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Survivor fears Japan on path to war

Updated: 2015-03-10 07:56
By Reuters in Tokyo (China Daily)

Author, 82, worries that reluctance to discuss painful issues may mean repeating past mistakes

Katsumoto Saotome was 12 the night he ran for his life through a sea of flames, jumping over smoldering railroad ties along a train track as US B-29 bombers rained incendiary bombs down around him.

The US bombing after midnight on March 10, 1945, destroyed a wide swath of northeastern Tokyo, packed with small factories and houses made of wood and paper.

An estimated 100,000 people were killed, many of them women and children - a toll higher than those of the Dresden firebombings and the atomic bombings of Hiroshima and Nagasaki.

Now, as memories fade of how civilians suffered during World War II - suffering that Saotome blames on Japan's wartime leaders who thought of their citizens as "weeds" - the 82-year-old author fears Japan may be marching toward war again.

"I think we're turning backward, down that road," said Saotome, citing Japanese Prime Minister Shinzo Abe's plans to change Japan's war-renouncing constitution, his more muscular security stance and a state secrets act passed last year.

"Everyone thinks at first that it's nothing, but more and more things accumulate, and then it's repression. I worry about what happens to women and children in this situation. We have to talk about it, maybe that will put a brake on things."

For Saotome and others of his age, the war stole their childhood. In school, before being conscripted to work in factories, they learned that the kamikaze divine wind would annihilate Japan's enemies. Should Japan lose, they would have to choose death over dishonor and kill themselves.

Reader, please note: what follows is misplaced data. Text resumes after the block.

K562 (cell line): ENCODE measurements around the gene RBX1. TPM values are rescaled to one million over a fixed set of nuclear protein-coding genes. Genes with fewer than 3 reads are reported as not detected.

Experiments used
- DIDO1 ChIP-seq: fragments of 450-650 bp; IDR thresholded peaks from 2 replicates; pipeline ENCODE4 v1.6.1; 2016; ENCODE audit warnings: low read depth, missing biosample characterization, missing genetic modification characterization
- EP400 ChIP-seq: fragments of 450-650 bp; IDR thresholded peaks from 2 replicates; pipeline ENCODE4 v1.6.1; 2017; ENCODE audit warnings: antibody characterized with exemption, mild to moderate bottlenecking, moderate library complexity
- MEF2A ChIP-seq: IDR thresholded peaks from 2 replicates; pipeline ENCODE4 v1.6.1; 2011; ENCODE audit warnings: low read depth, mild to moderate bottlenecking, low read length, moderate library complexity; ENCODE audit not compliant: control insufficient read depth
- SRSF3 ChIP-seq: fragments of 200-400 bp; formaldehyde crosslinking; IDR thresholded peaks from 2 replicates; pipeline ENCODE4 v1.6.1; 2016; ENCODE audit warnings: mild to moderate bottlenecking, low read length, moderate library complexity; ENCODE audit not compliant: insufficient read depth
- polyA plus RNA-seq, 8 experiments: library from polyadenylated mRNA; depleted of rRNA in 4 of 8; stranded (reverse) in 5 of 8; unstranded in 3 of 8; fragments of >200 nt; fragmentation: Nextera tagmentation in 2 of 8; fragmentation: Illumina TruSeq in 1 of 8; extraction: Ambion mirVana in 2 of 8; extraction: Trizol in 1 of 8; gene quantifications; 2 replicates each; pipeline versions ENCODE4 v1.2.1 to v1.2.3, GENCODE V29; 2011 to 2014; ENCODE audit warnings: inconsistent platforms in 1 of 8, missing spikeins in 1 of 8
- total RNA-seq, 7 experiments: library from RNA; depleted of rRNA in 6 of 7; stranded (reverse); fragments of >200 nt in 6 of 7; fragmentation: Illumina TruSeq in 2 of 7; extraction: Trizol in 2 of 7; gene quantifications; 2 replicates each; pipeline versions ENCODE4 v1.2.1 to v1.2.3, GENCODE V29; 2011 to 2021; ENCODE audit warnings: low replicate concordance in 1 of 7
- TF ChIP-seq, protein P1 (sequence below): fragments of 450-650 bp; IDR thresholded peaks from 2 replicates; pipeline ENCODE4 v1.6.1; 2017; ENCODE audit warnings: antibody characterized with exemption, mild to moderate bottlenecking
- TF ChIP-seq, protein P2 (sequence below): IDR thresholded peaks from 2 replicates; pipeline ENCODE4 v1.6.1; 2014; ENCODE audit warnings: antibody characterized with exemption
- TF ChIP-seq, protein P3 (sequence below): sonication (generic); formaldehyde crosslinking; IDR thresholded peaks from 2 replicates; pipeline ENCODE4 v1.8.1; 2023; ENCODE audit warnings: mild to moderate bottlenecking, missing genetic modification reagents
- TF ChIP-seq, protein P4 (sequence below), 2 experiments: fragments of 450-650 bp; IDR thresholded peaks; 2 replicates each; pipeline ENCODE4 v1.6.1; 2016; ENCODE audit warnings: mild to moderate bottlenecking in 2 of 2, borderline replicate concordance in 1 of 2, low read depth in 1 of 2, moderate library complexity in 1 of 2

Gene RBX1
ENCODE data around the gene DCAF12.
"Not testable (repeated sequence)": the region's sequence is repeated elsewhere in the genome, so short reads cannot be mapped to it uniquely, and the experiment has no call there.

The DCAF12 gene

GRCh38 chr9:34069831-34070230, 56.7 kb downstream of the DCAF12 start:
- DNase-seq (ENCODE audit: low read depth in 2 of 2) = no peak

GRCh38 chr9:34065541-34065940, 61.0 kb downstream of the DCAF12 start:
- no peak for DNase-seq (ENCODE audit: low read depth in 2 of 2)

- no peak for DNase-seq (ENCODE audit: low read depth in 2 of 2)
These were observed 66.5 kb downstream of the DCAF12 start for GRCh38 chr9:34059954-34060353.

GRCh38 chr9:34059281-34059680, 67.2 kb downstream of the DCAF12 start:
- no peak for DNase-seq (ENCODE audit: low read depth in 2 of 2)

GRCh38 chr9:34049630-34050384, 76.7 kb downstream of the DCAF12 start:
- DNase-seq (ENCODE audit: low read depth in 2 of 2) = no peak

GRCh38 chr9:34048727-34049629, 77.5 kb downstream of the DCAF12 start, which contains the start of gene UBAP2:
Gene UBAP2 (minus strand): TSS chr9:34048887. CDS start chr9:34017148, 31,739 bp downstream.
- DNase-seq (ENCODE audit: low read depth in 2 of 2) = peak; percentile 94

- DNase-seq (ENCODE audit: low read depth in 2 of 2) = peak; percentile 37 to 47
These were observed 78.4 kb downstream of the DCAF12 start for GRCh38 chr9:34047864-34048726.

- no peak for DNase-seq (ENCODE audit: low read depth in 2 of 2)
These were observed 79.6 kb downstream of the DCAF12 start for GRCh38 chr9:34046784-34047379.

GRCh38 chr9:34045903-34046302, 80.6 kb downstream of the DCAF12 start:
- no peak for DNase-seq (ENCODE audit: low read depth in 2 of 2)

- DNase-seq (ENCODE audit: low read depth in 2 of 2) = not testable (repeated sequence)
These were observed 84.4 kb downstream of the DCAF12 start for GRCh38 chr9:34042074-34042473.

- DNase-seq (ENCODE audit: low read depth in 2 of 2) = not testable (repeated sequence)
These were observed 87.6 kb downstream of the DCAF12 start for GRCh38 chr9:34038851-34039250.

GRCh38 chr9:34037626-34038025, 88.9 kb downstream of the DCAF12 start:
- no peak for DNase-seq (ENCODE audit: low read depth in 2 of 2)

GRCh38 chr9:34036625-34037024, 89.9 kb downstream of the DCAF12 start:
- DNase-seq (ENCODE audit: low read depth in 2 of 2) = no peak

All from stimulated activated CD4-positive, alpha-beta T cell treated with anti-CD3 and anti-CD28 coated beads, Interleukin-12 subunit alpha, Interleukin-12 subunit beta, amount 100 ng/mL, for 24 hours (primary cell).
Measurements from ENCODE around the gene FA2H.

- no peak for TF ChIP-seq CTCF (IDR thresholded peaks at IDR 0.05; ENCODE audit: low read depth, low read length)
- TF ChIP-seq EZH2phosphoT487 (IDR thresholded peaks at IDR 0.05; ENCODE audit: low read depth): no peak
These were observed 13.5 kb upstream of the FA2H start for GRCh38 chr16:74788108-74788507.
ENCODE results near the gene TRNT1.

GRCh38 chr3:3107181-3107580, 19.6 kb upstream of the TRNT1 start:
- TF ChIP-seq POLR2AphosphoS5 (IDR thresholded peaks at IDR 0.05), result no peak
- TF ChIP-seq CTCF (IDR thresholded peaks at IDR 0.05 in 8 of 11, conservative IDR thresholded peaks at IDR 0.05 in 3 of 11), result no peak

"On the day the war ended, we learned the emperor would speak to us by radio. This was unheard of," he said.

"All I could think was that he was going to ask us all to die. Even a child knew by then that the divine wind wouldn't save us."

Tokyo was being bombed day and night in March that year. Exhausted residents chose to pull blankets over their heads and sleep when air-raid sirens blew, instead of heading to shelters turned icy by an unusually cold winter.

Saotome, who lived near where Tokyo's Sky Tree tower now stands, was awakened by his father's shouts. A sea of flames surrounded their house. They piled belongings on a cart and fled through the blaze.

With more than 80 percent of Japanese, including Abe, born after the war, Saotome worries that reluctance to discuss painful issues may mean repeating past mistakes. Political apathy is also a worry, he said.

Then there are Abe's moves to recast wartime history in a less apologetic tone. Recently the Japanese government asked a US textbook publisher to change references to wartime sex slaves. The publisher refused, but the government's intent was clear.

"Those of us who survived have a duty to become a voice for the voiceless," Saotome said.

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